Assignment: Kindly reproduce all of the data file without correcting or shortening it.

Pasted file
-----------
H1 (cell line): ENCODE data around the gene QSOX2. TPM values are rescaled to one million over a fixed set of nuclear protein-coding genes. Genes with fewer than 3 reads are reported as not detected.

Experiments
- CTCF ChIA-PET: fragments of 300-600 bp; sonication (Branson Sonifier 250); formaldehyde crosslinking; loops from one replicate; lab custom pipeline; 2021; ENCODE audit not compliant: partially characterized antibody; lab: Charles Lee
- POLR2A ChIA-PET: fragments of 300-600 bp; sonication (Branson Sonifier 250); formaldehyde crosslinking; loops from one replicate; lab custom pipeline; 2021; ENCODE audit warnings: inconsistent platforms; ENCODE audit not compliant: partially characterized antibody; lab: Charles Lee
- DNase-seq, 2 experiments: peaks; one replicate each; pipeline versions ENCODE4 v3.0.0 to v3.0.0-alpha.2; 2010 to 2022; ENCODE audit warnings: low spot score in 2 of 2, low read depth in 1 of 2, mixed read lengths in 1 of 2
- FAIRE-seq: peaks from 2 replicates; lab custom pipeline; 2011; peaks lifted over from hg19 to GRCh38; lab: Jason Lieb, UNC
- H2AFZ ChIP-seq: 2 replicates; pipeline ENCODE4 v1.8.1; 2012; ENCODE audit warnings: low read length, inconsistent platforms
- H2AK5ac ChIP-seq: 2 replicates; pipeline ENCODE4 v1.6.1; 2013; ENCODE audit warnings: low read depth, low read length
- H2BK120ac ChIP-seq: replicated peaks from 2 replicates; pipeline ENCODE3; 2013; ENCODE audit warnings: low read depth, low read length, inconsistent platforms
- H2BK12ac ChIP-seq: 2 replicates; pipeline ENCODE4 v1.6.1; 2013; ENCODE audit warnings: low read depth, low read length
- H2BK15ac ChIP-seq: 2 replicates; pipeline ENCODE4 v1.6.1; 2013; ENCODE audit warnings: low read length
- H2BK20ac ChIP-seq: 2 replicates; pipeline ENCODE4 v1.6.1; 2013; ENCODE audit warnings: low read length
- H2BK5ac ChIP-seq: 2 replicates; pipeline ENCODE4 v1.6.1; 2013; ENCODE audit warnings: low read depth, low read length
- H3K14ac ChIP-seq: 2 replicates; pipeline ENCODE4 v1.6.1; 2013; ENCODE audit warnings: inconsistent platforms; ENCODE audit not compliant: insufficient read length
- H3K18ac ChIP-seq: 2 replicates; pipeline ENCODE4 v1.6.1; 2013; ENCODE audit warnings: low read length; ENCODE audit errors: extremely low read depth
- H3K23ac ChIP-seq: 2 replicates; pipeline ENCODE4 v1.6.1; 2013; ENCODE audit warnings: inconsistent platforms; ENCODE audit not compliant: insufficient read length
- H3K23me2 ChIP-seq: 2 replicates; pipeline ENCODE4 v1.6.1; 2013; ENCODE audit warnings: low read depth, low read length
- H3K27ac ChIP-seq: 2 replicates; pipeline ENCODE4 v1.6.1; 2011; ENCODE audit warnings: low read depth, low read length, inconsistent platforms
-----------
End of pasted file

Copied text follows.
H1 (cell line): ENCODE data around the gene QSOX2. TPM values are rescaled to one million over a fixed set of nuclear protein-coding genes. Genes with fewer than 3 reads are reported as not detected.

Experiments
- CTCF ChIA-PET: fragments of 300-600 bp; sonication (Branson Sonifier 250); formaldehyde crosslinking; loops from one replicate; lab custom pipeline; 2021; ENCODE audit not compliant: partially characterized antibody; lab: Charles Lee
- POLR2A ChIA-PET: fragments of 300-600 bp; sonication (Branson Sonifier 250); formaldehyde crosslinking; loops from one replicate; lab custom pipeline; 2021; ENCODE audit warnings: inconsistent platforms; ENCODE audit not compliant: partially characterized antibody; lab: Charles Lee
- DNase-seq, 2 experiments: peaks; one replicate each; pipeline versions ENCODE4 v3.0.0 to v3.0.0-alpha.2; 2010 to 2022; ENCODE audit warnings: low spot score in 2 of 2, low read depth in 1 of 2, mixed read lengths in 1 of 2
- FAIRE-seq: peaks from 2 replicates; lab custom pipeline; 2011; peaks lifted over from hg19 to GRCh38; lab: Jason Lieb, UNC
- H2AFZ ChIP-seq: 2 replicates; pipeline ENCODE4 v1.8.1; 2012; ENCODE audit warnings: low read length, inconsistent platforms
- H2AK5ac ChIP-seq: 2 replicates; pipeline ENCODE4 v1.6.1; 2013; ENCODE audit warnings: low read depth, low read length
- H2BK120ac ChIP-seq: replicated peaks from 2 replicates; pipeline ENCODE3; 2013; ENCODE audit warnings: low read depth, low read length, inconsistent platforms
- H2BK12ac ChIP-seq: 2 replicates; pipeline ENCODE4 v1.6.1; 2013; ENCODE audit warnings: low read depth, low read length
- H2BK15ac ChIP-seq: 2 replicates; pipeline ENCODE4 v1.6.1; 2013; ENCODE audit warnings: low read length
- H2BK20ac ChIP-seq: 2 replicates; pipeline ENCODE4 v1.6.1; 2013; ENCODE audit warnings: low read length
- H2BK5ac ChIP-seq: 2 replicates; pipeline ENCODE4 v1.6.1; 2013; ENCODE audit warnings: low read depth, low read length
- H3K14ac ChIP-seq: 2 replicates; pipeline ENCODE4 v1.6.1; 2013; ENCODE audit warnings: inconsistent platforms; ENCODE audit not compliant: insufficient read length
- H3K18ac ChIP-seq: 2 replicates; pipeline ENCODE4 v1.6.1; 2013; ENCODE audit warnings: low read length; ENCODE audit errors: extremely low read depth
- H3K23ac ChIP-seq: 2 replicates; pipeline ENCODE4 v1.6.1; 2013; ENCODE audit warnings: inconsistent platforms; ENCODE audit not compliant: insufficient read length
- H3K23me2 ChIP-seq: 2 replicates; pipeline ENCODE4 v1.6.1; 2013; ENCODE audit warnings: low read depth, low read length
- H3K27ac ChIP-seq: 2 replicates; pipeline ENCODE4 v1.6.1; 2011; ENCODE audit warnings: low read depth, low read length, inconsistent platforms